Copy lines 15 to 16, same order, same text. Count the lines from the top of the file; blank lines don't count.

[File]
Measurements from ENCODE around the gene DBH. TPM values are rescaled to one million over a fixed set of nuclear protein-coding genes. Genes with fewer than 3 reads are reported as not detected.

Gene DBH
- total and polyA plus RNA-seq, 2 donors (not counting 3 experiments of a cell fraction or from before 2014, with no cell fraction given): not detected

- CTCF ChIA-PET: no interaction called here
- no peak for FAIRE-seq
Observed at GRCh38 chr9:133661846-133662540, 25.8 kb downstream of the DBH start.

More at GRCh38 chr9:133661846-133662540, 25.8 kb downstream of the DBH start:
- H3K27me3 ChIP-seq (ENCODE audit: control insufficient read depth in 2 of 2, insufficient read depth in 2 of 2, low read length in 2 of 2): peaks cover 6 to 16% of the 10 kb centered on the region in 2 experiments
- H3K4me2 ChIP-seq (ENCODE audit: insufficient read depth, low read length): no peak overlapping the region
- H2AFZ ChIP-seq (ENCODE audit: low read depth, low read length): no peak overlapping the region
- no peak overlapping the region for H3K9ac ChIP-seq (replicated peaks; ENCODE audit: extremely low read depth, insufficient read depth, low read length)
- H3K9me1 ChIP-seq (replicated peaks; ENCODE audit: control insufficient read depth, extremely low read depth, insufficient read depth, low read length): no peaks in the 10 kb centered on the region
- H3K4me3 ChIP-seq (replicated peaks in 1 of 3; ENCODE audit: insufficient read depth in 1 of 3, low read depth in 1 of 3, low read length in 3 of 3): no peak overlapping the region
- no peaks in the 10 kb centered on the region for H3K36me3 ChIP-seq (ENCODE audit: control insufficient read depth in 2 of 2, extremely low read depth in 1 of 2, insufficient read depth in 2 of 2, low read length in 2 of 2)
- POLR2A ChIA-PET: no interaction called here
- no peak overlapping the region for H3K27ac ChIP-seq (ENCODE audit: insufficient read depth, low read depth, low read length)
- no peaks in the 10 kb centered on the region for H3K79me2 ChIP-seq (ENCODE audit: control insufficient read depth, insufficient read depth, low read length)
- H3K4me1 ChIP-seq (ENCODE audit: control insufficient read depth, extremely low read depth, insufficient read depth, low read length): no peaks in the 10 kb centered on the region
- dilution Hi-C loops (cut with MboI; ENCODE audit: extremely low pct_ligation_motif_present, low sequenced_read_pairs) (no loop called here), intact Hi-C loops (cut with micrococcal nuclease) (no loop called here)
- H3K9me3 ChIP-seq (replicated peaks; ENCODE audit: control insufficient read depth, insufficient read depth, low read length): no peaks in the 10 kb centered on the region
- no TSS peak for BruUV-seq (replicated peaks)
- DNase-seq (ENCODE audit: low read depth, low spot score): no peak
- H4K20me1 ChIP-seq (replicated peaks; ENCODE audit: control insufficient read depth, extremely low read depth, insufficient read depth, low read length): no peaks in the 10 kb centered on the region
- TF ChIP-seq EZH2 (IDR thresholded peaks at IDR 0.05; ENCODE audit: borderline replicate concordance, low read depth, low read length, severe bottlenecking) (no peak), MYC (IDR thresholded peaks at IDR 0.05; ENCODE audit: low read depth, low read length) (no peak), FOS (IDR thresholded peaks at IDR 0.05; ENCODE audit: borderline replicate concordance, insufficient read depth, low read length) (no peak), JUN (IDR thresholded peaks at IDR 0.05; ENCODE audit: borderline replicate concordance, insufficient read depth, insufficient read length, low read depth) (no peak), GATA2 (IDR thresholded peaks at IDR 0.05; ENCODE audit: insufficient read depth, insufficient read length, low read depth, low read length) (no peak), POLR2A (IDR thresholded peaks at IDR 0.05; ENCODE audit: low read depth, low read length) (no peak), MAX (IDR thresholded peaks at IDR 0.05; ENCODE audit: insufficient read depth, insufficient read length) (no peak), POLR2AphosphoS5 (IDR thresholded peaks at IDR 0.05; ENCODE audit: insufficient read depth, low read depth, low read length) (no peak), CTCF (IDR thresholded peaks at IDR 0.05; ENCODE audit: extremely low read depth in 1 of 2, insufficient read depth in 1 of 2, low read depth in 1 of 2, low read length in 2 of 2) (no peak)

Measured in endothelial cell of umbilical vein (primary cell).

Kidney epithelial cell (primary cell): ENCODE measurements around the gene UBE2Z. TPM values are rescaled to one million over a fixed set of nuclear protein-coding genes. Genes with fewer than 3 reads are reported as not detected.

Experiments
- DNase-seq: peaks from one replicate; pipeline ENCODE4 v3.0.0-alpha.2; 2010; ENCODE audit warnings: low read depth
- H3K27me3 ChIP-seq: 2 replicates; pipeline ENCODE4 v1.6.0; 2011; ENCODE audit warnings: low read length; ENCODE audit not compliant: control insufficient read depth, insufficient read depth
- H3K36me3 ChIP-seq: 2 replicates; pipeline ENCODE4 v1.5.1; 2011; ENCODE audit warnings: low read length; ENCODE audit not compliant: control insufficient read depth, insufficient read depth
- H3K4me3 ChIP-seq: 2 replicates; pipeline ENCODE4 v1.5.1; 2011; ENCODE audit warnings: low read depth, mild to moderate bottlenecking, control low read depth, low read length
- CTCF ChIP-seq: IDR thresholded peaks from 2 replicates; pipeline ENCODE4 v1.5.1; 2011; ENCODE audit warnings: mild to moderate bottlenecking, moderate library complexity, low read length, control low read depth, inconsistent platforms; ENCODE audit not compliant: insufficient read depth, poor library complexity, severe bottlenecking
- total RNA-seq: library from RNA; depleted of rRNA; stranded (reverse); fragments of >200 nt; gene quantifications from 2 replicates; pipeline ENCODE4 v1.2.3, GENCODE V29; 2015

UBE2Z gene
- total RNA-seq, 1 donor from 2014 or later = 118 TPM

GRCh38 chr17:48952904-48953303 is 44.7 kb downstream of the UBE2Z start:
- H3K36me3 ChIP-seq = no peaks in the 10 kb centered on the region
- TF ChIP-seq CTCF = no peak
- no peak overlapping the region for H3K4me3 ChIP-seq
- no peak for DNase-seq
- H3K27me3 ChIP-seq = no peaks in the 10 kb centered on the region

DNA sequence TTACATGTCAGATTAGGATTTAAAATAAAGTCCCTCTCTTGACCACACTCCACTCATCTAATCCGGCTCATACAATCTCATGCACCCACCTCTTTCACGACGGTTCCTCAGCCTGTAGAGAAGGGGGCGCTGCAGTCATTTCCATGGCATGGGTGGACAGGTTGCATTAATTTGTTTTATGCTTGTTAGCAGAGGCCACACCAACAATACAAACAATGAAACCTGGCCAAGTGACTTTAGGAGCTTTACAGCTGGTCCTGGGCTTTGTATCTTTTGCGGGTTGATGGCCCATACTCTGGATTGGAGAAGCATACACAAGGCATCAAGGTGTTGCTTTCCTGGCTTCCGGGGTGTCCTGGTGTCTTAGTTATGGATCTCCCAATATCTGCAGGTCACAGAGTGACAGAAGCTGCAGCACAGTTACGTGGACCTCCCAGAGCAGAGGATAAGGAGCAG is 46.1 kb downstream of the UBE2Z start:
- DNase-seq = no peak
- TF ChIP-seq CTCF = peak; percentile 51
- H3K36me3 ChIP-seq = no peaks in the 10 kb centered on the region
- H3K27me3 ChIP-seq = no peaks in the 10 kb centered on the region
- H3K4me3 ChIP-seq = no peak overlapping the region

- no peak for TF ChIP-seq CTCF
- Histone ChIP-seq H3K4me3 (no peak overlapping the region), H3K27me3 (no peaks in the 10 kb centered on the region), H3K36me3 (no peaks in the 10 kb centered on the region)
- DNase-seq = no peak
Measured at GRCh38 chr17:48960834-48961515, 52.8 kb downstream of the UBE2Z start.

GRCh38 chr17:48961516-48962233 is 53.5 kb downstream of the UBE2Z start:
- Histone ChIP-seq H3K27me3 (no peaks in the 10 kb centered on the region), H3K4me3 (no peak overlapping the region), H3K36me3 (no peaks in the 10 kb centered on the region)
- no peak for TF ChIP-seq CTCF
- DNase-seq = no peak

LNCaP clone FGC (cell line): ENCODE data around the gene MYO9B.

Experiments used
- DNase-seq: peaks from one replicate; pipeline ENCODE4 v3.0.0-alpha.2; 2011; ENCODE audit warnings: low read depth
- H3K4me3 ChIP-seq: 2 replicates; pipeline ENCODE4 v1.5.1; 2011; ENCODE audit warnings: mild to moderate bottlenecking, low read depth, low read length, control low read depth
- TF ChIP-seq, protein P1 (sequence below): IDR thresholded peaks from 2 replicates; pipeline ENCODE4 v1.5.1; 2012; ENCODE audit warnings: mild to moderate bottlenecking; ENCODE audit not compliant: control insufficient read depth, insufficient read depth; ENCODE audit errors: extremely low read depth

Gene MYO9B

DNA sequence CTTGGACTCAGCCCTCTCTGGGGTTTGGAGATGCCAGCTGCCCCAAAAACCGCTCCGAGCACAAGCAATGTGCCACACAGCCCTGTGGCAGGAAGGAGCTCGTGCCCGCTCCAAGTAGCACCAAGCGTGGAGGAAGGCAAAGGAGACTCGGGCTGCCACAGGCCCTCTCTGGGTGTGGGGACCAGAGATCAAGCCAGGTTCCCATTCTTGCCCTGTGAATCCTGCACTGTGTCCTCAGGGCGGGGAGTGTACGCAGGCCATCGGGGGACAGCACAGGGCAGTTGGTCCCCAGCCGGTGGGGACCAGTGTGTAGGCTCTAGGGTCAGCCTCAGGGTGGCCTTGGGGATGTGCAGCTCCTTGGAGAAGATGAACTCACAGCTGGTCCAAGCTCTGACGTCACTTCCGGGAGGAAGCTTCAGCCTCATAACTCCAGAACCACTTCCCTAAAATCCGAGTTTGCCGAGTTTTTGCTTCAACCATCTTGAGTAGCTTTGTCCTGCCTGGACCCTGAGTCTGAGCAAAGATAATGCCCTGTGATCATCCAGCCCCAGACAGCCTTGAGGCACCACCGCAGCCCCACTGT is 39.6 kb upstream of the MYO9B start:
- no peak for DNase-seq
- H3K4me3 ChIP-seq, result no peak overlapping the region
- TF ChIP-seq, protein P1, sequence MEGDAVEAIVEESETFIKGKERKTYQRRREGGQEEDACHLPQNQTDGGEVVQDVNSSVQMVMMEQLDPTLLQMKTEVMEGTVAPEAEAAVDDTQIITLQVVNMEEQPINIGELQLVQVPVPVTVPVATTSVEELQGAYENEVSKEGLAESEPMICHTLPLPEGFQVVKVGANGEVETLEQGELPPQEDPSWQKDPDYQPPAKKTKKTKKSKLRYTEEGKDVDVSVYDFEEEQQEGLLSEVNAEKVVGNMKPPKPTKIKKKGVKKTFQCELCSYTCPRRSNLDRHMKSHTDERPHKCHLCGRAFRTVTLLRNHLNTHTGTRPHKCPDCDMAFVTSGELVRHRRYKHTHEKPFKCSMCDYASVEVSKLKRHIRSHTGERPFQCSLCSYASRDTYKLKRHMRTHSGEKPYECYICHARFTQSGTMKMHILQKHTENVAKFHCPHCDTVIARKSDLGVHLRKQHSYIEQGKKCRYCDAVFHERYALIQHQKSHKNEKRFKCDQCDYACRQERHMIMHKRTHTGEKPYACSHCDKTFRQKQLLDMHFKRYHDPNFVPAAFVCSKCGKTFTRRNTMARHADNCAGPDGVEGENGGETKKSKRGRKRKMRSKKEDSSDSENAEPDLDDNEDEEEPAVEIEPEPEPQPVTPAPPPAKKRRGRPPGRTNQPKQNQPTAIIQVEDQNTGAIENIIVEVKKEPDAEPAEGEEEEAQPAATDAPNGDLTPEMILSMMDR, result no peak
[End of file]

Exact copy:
- POLR2A ChIA-PET: no interaction called here
- no peak overlapping the region for H3K27ac ChIP-seq (ENCODE audit: insufficient read depth, low read depth, low read length)